Let's add it to our app's ns declaration:

(:require [taoensso.timbre.profiling :as profiling :refer (p profile)])

Wrap forms that you'd like to profile with the p macro and give them a name:

(defn my-fn
  (let [nums (vec (range 1000))]
    (+ (p :fast-sleep (Thread/sleep 1) 10)
       (p :slow-sleep (Thread/sleep 2) 32)
       (p :add  (reduce + nums))
       (p :sub  (reduce - nums))
       (p :mult (reduce * nums))
       (p :div  (reduce / nums)))))

=> 42

The profile macro can now be used to log times for any wrapped forms:

(profile :info :Arithmetic (dotimes [n 100] (my-fn)))
=> "Done!"
%> 2012-Jul-03 20:46:17 +0700 localhost INFO [my-app] - Profiling my-app/Arithmetic
              Name  Calls       Min        Max       MAD      Mean  Total% Total
 my-app/slow-sleep    100       2ms        2ms      31μs       2ms      57 231ms
 my-app/fast-sleep    100       1ms        1ms      27μs       1ms      29 118ms
        my-app/add    100      44μs        2ms      46μs     100μs       2 10ms
        my-app/sub    100      42μs      564μs      26μs      72μs       2 7ms
        my-app/div    100      54μs      191μs      17μs      71μs       2 7ms
       my-app/mult    100      31μs      165μs      11μs      44μs       1 4ms
       Unaccounted                                                       6 26ms
             Total                                                     100 405ms

It's important to note that Timbre profiling is fully logging-level aware: if the level is insufficient, you won't pay for profiling. Likewise, normal namespace filtering applies. (Performance characteristics for both checks are inherited from Timbre itself).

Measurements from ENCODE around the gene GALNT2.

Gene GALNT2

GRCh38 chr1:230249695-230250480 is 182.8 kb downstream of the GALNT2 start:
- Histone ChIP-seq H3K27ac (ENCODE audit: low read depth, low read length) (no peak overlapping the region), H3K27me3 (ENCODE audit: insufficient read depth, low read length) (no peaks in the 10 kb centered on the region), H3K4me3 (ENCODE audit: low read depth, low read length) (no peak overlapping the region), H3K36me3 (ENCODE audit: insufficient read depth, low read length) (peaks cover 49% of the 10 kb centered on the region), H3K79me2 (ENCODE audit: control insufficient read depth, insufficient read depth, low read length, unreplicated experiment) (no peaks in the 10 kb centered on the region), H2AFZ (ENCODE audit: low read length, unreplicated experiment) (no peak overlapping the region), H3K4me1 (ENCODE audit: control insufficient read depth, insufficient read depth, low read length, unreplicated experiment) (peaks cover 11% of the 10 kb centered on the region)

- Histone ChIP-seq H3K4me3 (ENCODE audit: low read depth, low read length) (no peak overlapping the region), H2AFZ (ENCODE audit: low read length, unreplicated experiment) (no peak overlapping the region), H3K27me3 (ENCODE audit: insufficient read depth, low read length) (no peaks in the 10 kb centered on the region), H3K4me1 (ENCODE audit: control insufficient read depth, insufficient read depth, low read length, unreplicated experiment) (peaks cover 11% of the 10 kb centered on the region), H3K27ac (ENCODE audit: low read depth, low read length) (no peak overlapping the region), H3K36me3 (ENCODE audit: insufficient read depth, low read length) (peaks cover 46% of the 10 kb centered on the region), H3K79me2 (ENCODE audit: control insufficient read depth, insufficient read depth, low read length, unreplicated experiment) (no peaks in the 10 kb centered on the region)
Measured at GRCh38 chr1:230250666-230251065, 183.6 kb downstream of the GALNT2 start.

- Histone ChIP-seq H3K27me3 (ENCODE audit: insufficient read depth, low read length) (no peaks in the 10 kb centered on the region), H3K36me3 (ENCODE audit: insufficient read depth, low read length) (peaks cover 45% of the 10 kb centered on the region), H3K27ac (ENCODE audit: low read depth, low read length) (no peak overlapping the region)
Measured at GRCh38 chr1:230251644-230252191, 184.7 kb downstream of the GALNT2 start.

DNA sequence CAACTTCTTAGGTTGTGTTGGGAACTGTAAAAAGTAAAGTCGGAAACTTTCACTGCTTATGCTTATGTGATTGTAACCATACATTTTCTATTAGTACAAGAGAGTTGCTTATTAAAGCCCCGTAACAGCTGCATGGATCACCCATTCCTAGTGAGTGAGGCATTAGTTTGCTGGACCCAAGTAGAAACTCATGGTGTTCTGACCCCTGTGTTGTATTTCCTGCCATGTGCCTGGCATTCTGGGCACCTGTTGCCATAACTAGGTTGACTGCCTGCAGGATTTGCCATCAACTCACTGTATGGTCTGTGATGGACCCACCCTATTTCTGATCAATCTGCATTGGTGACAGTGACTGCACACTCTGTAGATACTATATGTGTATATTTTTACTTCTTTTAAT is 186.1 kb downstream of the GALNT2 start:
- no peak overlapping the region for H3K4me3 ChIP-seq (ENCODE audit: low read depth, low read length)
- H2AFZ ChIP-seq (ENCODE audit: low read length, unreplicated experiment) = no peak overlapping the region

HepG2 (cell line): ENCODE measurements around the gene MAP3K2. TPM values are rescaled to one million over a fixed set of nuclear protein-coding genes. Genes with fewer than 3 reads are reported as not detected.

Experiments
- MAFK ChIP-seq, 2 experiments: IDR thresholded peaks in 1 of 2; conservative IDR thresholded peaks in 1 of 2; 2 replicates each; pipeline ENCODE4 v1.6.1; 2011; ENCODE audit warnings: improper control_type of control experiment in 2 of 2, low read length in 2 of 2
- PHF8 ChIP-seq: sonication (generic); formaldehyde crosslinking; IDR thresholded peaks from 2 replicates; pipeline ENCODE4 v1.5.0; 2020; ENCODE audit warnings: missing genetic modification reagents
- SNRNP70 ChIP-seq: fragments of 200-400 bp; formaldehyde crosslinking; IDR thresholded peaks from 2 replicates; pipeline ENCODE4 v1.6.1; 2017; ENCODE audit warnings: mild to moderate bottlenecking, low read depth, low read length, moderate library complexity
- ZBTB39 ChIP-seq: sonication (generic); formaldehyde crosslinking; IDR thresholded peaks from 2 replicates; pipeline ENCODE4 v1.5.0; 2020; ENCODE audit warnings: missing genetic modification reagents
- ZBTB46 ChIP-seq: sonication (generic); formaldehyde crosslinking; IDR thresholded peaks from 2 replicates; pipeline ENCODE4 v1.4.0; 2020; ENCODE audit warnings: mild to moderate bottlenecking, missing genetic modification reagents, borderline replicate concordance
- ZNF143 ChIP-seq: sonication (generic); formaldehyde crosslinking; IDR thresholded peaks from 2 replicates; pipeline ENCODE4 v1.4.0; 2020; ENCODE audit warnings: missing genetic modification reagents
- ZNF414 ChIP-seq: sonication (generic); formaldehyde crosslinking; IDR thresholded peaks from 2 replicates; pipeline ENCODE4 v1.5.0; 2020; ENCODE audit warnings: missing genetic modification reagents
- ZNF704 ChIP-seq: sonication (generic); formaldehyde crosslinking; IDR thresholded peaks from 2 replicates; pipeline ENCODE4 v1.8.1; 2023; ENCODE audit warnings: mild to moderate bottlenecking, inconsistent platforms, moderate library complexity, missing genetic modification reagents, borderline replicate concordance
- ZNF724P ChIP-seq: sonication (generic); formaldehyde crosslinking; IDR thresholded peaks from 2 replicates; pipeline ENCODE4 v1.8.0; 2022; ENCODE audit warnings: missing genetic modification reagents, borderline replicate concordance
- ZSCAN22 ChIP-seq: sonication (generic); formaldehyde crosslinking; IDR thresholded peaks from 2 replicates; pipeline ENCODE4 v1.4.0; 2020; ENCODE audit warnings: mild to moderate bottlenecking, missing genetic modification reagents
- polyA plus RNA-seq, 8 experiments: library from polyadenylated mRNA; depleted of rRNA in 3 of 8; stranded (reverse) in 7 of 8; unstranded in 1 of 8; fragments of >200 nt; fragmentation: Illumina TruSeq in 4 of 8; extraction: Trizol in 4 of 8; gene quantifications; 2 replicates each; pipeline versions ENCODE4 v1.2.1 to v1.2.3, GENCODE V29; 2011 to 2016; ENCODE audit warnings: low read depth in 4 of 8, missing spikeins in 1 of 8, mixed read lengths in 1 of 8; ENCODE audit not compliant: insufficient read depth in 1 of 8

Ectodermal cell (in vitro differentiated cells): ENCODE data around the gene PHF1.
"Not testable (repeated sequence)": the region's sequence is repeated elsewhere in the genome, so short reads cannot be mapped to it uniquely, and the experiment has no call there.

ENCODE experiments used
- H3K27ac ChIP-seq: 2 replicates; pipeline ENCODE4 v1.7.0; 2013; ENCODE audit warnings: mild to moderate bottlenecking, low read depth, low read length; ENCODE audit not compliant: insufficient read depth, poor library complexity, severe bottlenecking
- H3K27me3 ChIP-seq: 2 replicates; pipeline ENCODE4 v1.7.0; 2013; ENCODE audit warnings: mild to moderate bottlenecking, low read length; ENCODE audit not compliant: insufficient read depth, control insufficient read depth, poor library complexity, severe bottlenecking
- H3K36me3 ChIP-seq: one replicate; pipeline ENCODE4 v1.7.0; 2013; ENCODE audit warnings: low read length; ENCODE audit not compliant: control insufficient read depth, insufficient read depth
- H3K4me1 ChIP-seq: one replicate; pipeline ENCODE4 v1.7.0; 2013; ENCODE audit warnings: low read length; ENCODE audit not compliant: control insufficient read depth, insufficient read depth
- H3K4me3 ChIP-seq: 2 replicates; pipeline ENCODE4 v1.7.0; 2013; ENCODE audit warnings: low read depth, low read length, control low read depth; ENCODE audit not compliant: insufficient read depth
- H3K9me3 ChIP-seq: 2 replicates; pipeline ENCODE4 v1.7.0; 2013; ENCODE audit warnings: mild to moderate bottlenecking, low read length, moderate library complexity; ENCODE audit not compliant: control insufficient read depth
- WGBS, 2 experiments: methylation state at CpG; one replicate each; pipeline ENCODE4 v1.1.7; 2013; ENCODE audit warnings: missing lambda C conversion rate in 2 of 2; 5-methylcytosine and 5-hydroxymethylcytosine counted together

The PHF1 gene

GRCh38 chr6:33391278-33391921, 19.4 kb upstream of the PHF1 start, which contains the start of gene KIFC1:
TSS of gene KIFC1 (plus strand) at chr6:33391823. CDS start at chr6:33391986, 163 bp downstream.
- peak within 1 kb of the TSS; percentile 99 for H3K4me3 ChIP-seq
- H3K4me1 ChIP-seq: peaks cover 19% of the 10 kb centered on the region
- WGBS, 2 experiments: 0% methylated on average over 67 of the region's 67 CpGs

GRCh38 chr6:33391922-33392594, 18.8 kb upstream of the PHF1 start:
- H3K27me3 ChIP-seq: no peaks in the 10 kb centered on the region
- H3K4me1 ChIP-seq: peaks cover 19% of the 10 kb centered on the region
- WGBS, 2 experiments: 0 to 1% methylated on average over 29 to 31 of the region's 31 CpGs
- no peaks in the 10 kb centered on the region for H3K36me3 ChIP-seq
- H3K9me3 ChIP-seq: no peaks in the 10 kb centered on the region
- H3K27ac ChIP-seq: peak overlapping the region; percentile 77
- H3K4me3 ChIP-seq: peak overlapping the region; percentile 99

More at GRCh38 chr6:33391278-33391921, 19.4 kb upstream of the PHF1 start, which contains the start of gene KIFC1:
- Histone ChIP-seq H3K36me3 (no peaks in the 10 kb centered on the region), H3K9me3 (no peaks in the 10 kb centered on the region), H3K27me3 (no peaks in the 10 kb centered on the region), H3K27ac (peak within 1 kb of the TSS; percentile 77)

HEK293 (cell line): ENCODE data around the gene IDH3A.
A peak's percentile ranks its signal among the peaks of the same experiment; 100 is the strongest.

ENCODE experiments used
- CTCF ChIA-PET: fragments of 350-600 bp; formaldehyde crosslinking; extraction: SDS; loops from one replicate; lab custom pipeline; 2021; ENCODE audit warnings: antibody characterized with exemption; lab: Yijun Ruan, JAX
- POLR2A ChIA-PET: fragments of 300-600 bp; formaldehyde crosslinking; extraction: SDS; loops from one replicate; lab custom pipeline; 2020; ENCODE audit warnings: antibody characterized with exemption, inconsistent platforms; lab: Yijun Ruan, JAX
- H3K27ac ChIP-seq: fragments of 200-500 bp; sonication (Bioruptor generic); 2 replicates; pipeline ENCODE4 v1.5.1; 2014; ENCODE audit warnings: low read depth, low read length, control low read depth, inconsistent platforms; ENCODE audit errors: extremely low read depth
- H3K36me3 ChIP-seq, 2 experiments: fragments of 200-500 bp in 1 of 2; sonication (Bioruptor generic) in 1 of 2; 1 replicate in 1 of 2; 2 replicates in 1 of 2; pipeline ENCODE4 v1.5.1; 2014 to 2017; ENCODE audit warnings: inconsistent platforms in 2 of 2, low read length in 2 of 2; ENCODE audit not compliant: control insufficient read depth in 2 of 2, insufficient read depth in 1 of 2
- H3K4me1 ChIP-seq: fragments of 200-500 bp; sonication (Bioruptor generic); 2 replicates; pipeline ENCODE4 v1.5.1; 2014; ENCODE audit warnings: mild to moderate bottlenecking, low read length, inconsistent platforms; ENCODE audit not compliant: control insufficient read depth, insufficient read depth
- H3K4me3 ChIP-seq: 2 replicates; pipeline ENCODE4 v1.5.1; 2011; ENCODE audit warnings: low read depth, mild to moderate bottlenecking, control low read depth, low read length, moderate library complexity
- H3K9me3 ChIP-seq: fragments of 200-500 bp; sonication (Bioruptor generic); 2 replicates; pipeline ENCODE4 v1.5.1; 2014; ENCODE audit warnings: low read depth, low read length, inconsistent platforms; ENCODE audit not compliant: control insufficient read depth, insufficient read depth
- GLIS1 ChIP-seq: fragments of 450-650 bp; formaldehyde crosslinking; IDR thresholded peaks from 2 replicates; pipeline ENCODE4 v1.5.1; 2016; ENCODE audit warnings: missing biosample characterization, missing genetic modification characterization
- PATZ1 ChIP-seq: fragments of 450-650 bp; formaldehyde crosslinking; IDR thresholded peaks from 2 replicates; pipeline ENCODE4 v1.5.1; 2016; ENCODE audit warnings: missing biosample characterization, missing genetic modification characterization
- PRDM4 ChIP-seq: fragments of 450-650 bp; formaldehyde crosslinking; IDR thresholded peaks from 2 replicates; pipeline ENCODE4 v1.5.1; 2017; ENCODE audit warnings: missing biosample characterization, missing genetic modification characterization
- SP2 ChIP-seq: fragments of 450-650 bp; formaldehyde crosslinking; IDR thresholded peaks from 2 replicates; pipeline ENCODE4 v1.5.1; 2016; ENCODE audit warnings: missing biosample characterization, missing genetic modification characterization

And since p and profile always return their body's result regardless of whether profiling actually happens or not, it becomes feasible to use profiling more often as part of your normal workflow: just leave profiling code in production as you do for logging code.

A simple sampling profiler is also available: taoensso.timbre.profiling/sampling-profile.

This project supports the CDS and ClojureWerkz goals

  • CDS, the Clojure Documentation Site, is a contributer-friendly community project aimed at producing top-notch, beginner-friendly Clojure tutorials and documentation. Awesome resource.

  • ClojureWerkz is a growing collection of open-source, batteries-included Clojure libraries that emphasise modern targets, great documentation, and thorough testing. They've got a ton of great stuff, check 'em out!

Contact & contribution

Please use the project's GitHub issues page for project questions/comments/suggestions/whatever (pull requests welcome!). Am very open to ideas if you have any!

Otherwise reach me (Peter Taoussanis) at or on Twitter (@ptaoussanis). Cheers!


Copyright © 2012, 2013 Peter Taoussanis. Distributed under the Eclipse Public License, the same as Clojure.